Don’t shortchange yourself by failing to consider whether or not your neatly packaged vision hits on these key points. Rather, spend some time researching and testing your pitch messaging until you’re extremely comfortable answering the VC question above in ten seconds or less. Think of your one-liner as some amalgamation of your mission statement, your grand vision, and your tagline.
Some popular examples of great one-liners are:
3. Market Opportunity and Problem
Target length: 1-3 slides.
Answer the VC concern: "Why should I care?"
The market opportunity should adequately address a few areas. First, you should demonstrate that the market is large — preferably in dollars. VC’s like billions, not millions. Therefore, the arena you’re playing in should represent a sufficiently attractive opportunity, and it’s your job to convey that in a valid manner.
Next, detail the specific problem that your company is going to solve within the market you’ve identified. For a startup to succeed, the problem not only needs to be real, it needs to be painful for the customer. So, to the extent that you’re able to reflect that pain in your deck, you should do so; and the more painful it is, the bigger win your solution becomes. In addition, detail the existing solutions to the problem you’ve identified and highlight why they’re inadequate.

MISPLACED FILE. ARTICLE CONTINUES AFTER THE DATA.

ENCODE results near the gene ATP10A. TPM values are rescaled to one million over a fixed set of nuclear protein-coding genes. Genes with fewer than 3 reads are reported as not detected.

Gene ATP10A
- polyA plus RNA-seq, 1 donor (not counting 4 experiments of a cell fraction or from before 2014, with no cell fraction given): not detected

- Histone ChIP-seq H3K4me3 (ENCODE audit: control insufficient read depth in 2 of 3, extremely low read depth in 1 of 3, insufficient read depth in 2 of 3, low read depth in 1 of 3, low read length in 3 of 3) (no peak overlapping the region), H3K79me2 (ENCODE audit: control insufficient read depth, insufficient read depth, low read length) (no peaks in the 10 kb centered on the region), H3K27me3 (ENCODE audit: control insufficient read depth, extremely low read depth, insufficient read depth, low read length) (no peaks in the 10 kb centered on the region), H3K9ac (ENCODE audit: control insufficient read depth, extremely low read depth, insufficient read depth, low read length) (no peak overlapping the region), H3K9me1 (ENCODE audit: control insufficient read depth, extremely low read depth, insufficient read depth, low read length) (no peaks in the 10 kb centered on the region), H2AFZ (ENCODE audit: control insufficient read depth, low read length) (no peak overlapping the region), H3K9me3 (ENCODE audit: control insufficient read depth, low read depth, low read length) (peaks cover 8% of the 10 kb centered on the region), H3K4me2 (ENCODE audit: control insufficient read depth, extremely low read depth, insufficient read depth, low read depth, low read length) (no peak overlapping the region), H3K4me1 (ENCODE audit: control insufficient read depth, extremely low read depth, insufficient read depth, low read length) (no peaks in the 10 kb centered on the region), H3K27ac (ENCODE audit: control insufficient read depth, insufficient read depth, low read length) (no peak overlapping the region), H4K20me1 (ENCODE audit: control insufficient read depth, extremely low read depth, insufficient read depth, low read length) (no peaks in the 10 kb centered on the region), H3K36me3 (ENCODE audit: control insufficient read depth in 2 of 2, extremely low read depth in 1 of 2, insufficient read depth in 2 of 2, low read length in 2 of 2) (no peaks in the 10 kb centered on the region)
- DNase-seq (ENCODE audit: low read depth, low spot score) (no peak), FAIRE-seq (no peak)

Lastly, in the process of painting the picture on market sizing and the problem you’re solving, make clear who your target market is by identifying your target customers: the people/companies currently feeling the pain.
Target length: 1-2 slides.
Answer the VC concern: "How does your company fix this?"
Your audience should be feeling the pain and seeking a solution. So, naturally, proceed to go into detail about how your startup is solving the big, expensive problem you’ve outlined.
In an attempt to minimize the guessing game, be clear on exactly how you’re solving the problem with your new product or service. Use screenshots, metrics, ROI calculations, usage data, etc. to support your proclamation of Problem solved! Also, provide information about the technology or strategic partners you’re relying on to solve the problem.